Quad Style: May Malone
It's a chilly Friday afternoon in Hyde Park, and second-year sociology major, May Malone, is showing us one of her favorite pieces of art in Chicago - Wyatt's Wall on 57th street. Donning leggings, velcro boots, an orange windbreaker, and a resplendent amethyst pendant, May epitomizes the use of fashion as a political, artistic, and distinctly personal statement. Believing that the fashion industry is in the prime position to radically re-conceptualize conventional notions of gender, May shared her thoughts on the implications of analyzing fashion through a sociological lens, what she wishes she could say to George Simmel about fashion, and why she wants to bring velcro back.
- Closet you would raid: Kanye West's. He helped catapult streetwear into high fashion, mad respect.
- Go-to outfit: Heeled Timbs (sounds weird but is actually classy as hell), a pair of well-tailored faded black mom jeans, this old XL Adidas sweatshirt I found at Goodwill and cropped, and a gold chain
- Favorite trend of all time: pastel pink + chinese-inspired embroidery = fresh to death
1. How would you describe your style?
My sense of style is absolutely eclectic - one day, I'll exclusively be into streetwear-inspired men's sweatpants, pastel pink sneakers, ripped up cropped hoodies, and gold chains; and then the next day I'll be wearing a vintage skirt, knit thigh highs, and an embellished button-up with a Nighthawks print. The fluidity I experience in both my gender and my personality manifests itself in all my favorite looks.
- Favorite store: Etoile Boutique in Orlando, FL. It has a curated vintage collection but also features unique designs created by the owner of the store and a few of her friends. She's the first person who got me to wear clothes my size instead of men's XL's all the time.
- Hashtag that describes your style: #tra$h
- Most important part of any look: confidence
2. Who is your biggest fashion inspiration?
While watching interviews of Grimes, and seeing how effortlessly confident she is in her clashing colors and layers of attention-seeking patterns, I found intentional conformity was overwhelmingly boring. I saw her complete disregard for stylistic conventions and feminine ideals as a guide for self-acceptance and self-love that allowed me to become secure in expressing who I am in my clothing, whether that meant ugly & masculine one day or soft & flowery on another. People thought I was much cooler once I started wearing ultra-vibrant skirts and the wallpaper-like patterns on my dad's oversized button-ups from the 70s. I simply "felt" something when I wore it, and Grimes helped me achieve the confidence I needed to do that. Despite the ever-increasing popularity of individualism, we still follow trends. I think real progress will come when we re-conceptualize "coolness" to be tied up with true individuality, rather than what subcultures one's personality fits best in.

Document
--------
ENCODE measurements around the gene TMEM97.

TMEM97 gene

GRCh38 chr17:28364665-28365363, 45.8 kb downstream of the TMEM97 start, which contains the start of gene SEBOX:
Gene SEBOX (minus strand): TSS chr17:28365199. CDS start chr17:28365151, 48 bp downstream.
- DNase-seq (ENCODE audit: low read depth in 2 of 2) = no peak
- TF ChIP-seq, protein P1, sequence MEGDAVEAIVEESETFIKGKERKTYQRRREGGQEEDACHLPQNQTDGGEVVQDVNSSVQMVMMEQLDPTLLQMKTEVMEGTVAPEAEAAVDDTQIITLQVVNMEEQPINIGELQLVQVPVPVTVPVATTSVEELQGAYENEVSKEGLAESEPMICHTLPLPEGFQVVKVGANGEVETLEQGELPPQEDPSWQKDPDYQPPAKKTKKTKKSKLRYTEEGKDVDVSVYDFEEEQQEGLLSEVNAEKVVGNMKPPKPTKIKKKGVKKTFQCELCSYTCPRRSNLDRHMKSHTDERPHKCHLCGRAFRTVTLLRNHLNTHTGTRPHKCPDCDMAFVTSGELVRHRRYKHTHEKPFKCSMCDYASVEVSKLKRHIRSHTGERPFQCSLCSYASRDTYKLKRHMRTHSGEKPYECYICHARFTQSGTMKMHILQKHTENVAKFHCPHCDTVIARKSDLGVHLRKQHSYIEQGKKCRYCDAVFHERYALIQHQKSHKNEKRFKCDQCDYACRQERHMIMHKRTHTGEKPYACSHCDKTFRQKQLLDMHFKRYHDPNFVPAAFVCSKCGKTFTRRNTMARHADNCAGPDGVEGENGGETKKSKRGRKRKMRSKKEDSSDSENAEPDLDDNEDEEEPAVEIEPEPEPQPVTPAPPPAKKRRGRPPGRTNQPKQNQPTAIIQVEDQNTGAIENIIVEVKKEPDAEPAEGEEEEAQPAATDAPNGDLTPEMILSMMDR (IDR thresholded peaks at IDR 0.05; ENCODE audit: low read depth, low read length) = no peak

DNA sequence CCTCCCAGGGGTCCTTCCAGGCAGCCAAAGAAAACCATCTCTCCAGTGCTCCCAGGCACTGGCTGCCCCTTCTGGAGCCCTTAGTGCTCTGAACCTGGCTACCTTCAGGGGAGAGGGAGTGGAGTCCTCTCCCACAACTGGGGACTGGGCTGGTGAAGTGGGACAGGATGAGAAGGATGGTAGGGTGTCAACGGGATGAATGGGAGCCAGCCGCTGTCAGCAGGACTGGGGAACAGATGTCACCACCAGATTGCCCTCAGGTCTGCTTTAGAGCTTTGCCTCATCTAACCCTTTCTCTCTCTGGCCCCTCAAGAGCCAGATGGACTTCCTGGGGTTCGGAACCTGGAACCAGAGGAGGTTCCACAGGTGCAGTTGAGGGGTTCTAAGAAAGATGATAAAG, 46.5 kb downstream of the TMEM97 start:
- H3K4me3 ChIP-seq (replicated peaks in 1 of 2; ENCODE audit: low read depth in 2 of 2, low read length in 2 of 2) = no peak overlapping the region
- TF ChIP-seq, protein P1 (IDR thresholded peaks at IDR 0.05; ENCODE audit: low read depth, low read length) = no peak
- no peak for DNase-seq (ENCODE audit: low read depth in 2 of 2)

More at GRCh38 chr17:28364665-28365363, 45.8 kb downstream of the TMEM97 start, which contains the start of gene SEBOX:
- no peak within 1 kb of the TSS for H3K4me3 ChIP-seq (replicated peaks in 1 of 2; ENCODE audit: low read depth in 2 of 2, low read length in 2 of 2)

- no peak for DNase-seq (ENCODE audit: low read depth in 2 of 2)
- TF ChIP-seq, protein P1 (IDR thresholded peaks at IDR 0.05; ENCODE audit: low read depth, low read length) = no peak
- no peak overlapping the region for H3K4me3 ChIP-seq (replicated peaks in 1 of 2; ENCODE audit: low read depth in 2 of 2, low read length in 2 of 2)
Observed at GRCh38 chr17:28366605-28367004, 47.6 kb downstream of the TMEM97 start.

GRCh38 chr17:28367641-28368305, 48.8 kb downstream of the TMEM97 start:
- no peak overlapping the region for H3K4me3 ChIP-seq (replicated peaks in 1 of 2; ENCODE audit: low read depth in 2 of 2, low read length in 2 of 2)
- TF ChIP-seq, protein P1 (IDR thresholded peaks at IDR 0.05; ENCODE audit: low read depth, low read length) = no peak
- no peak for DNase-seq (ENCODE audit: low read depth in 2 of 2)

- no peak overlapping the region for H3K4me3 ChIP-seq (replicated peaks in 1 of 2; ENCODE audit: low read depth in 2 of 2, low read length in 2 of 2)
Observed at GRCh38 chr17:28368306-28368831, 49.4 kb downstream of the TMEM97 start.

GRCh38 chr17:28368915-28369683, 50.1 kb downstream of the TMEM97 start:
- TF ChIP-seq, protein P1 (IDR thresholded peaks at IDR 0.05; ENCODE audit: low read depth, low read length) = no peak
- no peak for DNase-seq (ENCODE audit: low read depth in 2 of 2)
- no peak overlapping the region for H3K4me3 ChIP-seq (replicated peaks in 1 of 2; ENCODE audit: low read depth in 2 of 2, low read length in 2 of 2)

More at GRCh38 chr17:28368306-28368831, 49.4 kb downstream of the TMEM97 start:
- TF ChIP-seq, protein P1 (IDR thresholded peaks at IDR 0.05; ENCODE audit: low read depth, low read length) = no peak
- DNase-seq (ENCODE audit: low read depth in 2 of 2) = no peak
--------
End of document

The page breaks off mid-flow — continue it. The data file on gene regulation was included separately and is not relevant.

3. How do you view fashion through the lens of sociology, especially with the way that it integrates culture, individual traits, and economic status into how people engage with each other?
Since modern sociological research has been driven by a (rightfully normative) notion of equality in life chances, status has increasingly been laid bare as a construct, with significant findings on enduring systemic oppression. I think Louis Vuitton purses are the best example of how many still feel a materially-manifested need to position themselves in the highest status within society. And the fact that we still believe a bag (with an utterly uninteresting design) can reflect one's status reveals that the social hierarchy still heavily relies upon a material basis of measurement, and therefore a class-based foundation of logic. Society's concerns are revealed by a mere purse, and yet we still haven't reconceptualized personal success to fall in line with healthier values. Shouldn't we be connecting one another's worth and success with the virtues each person possesses, as well as the self-acceptance and self-love and happiness they have attained?
4. The sociologist Georg Simmel wrote that fashion leads to progress in modern societies because it's a way for individuals to either join in or stand apart from the collective. Fashion causes customs to be challenged. As a sociology major, what do you wish you could say to Simmel about fashion?
Although we continue to challenge old customs - however difficult that may be in an age where it seems like nothing is off-limits anymore - we do so as a collective. Despite the ever-increasing popularity of individualism, we still follow trends. I think real progress will come when we re-conceptualize "coolness" to be tied up with true individuality, rather than what subcultures one's personality fits best in, because it would rid us of any idols and, therefore, normative ideals of trendiness and beauty. Reclaiming ideas like self-acceptance and self-love for the forefront of fashion's concerns would be truly revolutionary.
All pictures courtesy of Jaire Byers. View his photography portfolio here.